# Percentage Calculator

Result:

Our **percentage calculator** is the perfect tool to calculate what percent of X is Y, find
the total based on a value and percentage, or determine the value based on the total and percentage.

Being able to calculate and understand percentages is an important skill for many areas of academics and daily life. Knowing how to find the percentage of a whole, the percentage something has increased or decreased, and the percentage one amount is of another helps make sense of data, statistics, finances, and more.

## What is a Percentage?

What exactly is a percentage? A percentage is simply a way to show a fraction out of 100. When we talk about 25 percent, or 25%, that means 25 out of 100 parts. Percentages allow us to easily express how much or how little of something there is.

Imagine you had 100 marbles, and 25 of them were red. You could say that 25 out of the 100 marbles (25/100) were red. Or you could say 25% of the marbles were red. Using percentages makes it easy to talk about parts of a whole without having to use fractions.

## Finding the Percentage of Something

Okay, so how do you actually calculate and find the percentage of something? Let's break it down step-by-step:

First, identify the whole amount and the part you want to find the percentage for. Let's say the whole is 300 students, and the part is 180 students.

Next, divide the part by the whole to get the fraction:

`180 students / 300 students = 0.6`

Then, multiply that fraction by 100 to calculate the percentage:

`0.6 x 100 = 60%`

So 180 out of 300 students is 60% of the total students.

Some examples:

- If you get 18 out of 20 questions right on a test, you got 18/20 = 0.9, then 0.9 x 100 = 90%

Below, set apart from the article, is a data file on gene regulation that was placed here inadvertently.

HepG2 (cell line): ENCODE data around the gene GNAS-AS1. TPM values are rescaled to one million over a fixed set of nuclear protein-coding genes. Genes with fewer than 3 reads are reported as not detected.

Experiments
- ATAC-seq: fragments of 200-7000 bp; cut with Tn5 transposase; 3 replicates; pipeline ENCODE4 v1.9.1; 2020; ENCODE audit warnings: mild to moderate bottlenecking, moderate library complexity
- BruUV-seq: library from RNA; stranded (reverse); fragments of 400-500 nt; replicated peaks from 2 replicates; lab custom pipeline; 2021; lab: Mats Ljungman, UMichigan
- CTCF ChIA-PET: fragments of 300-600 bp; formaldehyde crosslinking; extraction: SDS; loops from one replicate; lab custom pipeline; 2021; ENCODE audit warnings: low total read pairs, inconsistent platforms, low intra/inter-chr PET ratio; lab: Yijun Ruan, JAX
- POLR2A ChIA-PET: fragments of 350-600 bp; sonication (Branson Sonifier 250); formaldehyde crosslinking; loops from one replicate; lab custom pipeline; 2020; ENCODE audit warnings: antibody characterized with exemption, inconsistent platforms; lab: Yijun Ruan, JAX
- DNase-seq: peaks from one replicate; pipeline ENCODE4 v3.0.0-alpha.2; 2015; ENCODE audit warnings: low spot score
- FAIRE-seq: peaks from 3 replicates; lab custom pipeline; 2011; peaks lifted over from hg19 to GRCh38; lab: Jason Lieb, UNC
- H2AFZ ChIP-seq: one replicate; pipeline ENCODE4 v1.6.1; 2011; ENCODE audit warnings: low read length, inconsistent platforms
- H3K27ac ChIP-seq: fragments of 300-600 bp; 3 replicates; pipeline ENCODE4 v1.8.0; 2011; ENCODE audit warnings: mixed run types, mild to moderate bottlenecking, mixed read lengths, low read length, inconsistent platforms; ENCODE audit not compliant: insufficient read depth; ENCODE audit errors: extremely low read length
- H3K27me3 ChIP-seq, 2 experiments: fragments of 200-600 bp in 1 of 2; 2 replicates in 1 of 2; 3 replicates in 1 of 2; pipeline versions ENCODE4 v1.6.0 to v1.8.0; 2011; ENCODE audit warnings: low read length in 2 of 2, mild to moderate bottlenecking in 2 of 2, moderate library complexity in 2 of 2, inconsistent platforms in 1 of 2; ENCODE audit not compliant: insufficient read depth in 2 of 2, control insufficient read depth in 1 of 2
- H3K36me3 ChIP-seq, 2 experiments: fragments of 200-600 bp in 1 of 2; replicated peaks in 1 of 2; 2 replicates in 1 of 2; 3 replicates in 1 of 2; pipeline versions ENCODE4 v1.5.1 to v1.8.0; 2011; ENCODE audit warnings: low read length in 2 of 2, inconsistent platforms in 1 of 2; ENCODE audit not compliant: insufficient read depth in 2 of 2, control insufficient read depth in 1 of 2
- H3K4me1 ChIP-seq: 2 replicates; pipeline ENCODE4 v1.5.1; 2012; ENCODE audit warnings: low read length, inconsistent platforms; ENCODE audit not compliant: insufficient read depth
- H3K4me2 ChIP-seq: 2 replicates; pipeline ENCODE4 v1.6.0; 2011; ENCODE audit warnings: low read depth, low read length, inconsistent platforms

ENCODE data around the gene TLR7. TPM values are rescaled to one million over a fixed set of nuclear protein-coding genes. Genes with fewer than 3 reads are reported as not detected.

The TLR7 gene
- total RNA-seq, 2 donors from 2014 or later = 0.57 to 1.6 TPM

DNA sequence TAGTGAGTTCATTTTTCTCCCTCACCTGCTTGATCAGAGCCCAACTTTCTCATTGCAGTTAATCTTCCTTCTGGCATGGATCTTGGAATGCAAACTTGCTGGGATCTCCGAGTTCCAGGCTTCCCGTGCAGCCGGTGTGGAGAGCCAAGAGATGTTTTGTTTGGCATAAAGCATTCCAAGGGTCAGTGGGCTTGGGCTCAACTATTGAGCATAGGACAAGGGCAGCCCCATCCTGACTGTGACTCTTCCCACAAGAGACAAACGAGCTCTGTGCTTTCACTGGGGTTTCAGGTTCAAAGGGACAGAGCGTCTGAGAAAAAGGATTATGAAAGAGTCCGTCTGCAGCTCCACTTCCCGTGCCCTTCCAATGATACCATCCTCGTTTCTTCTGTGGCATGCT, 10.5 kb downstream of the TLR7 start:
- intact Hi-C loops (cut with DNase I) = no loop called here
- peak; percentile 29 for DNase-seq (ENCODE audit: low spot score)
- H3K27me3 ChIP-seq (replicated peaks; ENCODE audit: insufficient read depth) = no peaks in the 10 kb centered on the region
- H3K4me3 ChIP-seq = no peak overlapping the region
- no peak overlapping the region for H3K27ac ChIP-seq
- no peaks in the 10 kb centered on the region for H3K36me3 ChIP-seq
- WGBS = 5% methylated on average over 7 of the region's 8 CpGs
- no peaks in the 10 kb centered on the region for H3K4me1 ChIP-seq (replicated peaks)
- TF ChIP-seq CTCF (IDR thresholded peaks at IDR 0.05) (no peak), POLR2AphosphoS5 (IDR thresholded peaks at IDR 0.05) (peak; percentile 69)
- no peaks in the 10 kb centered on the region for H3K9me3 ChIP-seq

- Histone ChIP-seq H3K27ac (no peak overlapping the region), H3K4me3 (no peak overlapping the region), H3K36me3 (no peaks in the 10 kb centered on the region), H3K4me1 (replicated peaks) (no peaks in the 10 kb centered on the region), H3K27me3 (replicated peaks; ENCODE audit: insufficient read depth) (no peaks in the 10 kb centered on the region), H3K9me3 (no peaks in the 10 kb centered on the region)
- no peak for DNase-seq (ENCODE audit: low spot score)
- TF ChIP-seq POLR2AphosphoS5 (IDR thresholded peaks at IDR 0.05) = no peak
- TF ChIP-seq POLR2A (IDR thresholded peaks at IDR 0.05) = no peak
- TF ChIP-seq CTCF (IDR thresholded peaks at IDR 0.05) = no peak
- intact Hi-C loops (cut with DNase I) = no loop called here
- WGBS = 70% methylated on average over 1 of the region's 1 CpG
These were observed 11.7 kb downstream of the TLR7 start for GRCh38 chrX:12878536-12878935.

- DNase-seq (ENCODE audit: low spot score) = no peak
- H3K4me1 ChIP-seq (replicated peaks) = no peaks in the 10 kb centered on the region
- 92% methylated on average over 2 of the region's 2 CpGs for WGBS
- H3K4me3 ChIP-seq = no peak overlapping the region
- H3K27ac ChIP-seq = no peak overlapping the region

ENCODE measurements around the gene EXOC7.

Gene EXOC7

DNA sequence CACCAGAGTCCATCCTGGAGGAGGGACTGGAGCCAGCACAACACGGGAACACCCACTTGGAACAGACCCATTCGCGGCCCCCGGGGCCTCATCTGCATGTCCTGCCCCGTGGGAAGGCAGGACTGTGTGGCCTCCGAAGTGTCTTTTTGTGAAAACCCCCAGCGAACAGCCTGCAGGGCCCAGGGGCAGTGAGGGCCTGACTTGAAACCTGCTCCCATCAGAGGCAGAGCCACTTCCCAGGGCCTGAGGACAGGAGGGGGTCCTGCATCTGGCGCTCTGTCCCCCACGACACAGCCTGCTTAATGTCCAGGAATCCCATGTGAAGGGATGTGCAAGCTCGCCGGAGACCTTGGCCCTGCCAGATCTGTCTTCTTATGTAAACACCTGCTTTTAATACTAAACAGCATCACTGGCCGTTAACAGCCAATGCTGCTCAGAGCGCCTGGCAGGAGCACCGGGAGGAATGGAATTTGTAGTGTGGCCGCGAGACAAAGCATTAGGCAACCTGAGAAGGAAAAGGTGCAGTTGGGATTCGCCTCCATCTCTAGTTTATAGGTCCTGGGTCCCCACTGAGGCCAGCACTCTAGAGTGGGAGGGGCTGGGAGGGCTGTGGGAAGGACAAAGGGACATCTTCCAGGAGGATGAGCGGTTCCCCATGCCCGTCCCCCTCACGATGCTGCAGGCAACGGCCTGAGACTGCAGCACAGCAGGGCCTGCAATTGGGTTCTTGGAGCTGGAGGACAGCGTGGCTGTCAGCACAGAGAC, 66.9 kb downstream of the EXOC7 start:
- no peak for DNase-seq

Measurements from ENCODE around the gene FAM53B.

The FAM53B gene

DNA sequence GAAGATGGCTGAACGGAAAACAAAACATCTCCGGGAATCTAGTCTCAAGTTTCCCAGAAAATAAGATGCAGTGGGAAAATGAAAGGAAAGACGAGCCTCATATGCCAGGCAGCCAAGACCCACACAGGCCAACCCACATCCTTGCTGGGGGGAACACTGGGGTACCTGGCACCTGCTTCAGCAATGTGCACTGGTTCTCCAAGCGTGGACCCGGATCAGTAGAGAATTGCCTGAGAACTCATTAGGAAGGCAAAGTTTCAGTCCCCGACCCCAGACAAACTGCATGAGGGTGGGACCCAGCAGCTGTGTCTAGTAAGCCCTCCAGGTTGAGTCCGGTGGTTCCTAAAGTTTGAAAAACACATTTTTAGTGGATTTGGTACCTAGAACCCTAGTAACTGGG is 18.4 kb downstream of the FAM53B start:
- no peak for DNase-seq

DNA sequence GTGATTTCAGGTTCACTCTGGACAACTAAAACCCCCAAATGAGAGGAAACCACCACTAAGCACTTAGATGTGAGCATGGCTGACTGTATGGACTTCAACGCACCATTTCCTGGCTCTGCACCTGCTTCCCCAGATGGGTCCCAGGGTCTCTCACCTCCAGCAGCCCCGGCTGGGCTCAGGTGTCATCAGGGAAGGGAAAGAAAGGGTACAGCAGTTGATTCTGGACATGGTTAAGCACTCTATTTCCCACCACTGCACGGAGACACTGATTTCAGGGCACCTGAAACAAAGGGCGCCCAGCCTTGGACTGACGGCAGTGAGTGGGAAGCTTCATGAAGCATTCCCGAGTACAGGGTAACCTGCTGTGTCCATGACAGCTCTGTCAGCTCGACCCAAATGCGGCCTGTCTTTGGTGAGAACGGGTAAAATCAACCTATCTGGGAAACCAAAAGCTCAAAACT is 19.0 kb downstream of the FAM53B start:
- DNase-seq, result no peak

correct

- If a clothing store sold 75 out of 250 shirts, that's 75/250 = 0.3, then 0.3 x 100 = 30% of shirts
sold

## Finding the Percentage Between Two Numbers

Sometimes you need to calculate the percentage that one number is larger or smaller than another number. For example, if your sister is 5 feet tall and you are 5 feet 3 inches tall, you may want to know what percentage taller you are.

Here are the steps:

1) Subtract the smaller number from the larger number to get the difference

2) Divide that difference by the smaller number

3) Multiply by 100 to get the percentage

Let's use the example of you being 5 feet 3 inches (63 inches) and your sister being 5 feet (60 inches) tall:

63 inches - 60 inches = 3 inch difference

3 inch difference / 60 inches (smaller number) = 0.05

0.05 x 100 = 5%

So you are 5% taller than your sister.

Other examples:

- If a shirt originally cost $25 and went on sale for $20, the percentage cheaper is:

$25 - $20 = $5

$5 / $25 (original price) = 0.2

0.2 x 100 = 20% off

- If the population of a city grew from 95,000 to 101,000 people, the percentage increase is:

101,000 - 95,000 = 6,000

6,000 / 95,000 (original) = 0.0632

0.0632 x 100 = 6.32% increase

## Finding the Percentage of a Number

You may also need to find what percentage one number is of another number. For example, if you scored 22 points in a basketball game, you may want to know what percentage of the team's 80 total points you scored.

The simple way is:

1) Divide the first number by the second number to get the decimal

2) Multiply that decimal by 100 to get the percentage

Using the example:

22 points / 80 total points = 0.275

0.275 x 100 = 27.5%

So you scored 27.5% of the total points

Other examples: